Sunscreen a no-no for babies?


Why is it recommended for parents NOT to use sunscreen on babies under the age of 6 months old? What are the alternative forms of sun protection for kids?

Doctors generally recommend against using sunscreen on babies under 6 months old because they have extremely sensitive skin and because most formulations have not been tested for safety on children that young. Zinc oxide, a natural mineral, is the only exception and the only active sunscreen ingredient approved by the US Food and Drug Administration for children under 6 months of age, because it’s a physical-block sunscreen (as opposed to chemically-based sunscreen). That’s why we here at The Honest Company selected non-nano Zinc Oxide as our one main active ingredient in Honest Sunscreen – that applies very smooth and evenly, and is inherently broad-spectrum.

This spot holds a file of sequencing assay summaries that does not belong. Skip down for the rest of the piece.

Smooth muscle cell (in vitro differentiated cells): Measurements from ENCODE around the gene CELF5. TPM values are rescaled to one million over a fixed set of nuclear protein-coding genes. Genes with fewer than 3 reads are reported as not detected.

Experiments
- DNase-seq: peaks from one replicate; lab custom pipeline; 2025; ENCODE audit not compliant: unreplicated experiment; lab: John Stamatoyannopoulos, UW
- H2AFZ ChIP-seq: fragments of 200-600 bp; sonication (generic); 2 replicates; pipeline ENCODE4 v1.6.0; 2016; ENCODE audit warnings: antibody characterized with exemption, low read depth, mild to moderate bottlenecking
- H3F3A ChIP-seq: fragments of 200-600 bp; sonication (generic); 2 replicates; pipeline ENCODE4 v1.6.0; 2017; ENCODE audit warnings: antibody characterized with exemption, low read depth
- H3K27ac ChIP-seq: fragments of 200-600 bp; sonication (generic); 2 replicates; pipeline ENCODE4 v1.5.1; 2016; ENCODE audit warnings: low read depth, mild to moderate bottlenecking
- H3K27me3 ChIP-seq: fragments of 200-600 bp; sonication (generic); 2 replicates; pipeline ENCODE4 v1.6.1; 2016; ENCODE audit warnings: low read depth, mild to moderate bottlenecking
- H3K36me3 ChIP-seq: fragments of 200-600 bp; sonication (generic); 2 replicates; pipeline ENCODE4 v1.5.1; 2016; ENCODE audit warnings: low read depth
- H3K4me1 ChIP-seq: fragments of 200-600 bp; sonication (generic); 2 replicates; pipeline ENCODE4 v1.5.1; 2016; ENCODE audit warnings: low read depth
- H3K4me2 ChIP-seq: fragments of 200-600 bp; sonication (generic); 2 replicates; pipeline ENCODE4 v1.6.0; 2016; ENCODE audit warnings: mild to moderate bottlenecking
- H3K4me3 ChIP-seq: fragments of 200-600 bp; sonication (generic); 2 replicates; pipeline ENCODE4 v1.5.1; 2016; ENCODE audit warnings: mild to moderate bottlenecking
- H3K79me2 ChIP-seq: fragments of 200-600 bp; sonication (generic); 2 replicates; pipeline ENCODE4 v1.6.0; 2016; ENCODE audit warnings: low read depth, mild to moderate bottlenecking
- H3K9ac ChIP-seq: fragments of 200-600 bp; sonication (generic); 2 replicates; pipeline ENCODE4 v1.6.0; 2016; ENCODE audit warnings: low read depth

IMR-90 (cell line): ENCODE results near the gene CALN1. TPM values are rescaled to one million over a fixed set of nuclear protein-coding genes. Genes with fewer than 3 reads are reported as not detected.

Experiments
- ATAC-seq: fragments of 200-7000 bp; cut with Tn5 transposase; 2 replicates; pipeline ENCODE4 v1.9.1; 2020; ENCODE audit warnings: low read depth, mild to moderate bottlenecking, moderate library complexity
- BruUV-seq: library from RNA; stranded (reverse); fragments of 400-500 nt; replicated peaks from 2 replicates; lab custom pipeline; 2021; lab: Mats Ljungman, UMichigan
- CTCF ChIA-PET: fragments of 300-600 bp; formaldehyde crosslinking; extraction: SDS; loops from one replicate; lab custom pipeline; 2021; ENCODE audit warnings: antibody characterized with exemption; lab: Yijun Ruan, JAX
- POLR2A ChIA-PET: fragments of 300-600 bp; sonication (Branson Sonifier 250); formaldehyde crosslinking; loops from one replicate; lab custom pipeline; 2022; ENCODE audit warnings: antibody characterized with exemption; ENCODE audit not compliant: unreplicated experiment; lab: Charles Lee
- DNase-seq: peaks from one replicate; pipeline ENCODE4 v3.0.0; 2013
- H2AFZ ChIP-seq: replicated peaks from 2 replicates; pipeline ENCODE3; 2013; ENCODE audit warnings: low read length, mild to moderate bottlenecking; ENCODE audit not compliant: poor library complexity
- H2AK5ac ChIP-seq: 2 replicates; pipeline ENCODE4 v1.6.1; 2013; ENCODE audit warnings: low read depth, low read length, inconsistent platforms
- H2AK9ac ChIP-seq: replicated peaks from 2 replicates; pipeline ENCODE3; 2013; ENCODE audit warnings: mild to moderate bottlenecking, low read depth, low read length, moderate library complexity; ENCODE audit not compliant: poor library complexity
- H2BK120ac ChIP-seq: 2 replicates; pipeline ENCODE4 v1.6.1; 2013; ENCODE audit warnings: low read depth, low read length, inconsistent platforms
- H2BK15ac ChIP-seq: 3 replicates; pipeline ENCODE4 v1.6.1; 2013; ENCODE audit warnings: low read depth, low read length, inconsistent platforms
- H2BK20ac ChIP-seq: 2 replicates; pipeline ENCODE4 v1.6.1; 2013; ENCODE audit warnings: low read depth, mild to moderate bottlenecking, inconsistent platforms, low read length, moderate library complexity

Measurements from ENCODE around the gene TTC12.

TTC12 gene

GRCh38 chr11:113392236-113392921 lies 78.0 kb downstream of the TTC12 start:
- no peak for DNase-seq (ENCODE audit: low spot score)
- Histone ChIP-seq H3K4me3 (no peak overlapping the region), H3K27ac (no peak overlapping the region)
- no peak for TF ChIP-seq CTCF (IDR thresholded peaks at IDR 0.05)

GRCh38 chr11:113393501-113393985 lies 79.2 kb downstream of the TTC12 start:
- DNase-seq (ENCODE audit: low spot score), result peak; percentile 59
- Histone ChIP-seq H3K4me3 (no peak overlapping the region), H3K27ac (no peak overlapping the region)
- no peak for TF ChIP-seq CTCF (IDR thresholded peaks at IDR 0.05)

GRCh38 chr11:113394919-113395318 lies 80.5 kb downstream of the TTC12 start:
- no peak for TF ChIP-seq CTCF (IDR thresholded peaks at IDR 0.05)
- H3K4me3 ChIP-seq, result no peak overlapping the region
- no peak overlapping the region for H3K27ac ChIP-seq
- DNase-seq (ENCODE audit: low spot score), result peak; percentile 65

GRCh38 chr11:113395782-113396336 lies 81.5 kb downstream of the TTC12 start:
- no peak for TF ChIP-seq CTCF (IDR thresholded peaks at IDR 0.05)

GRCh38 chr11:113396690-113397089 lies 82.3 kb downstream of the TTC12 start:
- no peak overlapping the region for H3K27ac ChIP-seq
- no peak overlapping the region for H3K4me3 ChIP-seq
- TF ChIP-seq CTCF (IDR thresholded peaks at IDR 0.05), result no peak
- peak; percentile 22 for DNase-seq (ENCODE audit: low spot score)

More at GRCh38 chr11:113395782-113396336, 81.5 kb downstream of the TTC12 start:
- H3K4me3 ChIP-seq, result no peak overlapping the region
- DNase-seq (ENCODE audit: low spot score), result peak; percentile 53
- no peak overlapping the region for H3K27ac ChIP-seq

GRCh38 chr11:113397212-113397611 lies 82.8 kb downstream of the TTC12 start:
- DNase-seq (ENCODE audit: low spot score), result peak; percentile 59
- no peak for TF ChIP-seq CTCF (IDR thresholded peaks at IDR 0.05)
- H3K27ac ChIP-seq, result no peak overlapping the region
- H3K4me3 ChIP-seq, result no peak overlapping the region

Despite the safety of zinc oxide, the American Academy of Pediatrics recommends skin patch testing and reducing overall use for under 6 months olds. They suggest that the safest practices for children this young are to avoid direct sun exposure and to dress in lightweight long pants, long-sleeved shirts, and brimmed hats that shade the neck and protect the eyes. Babies are especially vulnerable to not only sunburns, but also dehydration and even sun stroke because of their limited ability to control their body temperature.

If you are reading the ingredients, and you can’t pronounce it, you most likely shouldn’t be putting that on you or your baby’s skin.

–  Christopher Gavigan, Co- Founder and Chief Products Officer
Christopher Gavigan is a nationally recognized environmental health leader, author, and speaker, and the former CEO / Executive Director of Healthy Child Healthy World, a national nonprofit focused on protecting children’s health through sustainable, nontoxic family lifestyles. He sits on the Board of Directors of Mount Sinai Hospital’s Children Environmental Health Center, is a Chief Advisor to the Green Product Innovation Institute and on the Advisory Board of UCLA’s Environmental Health Sciences Department.  

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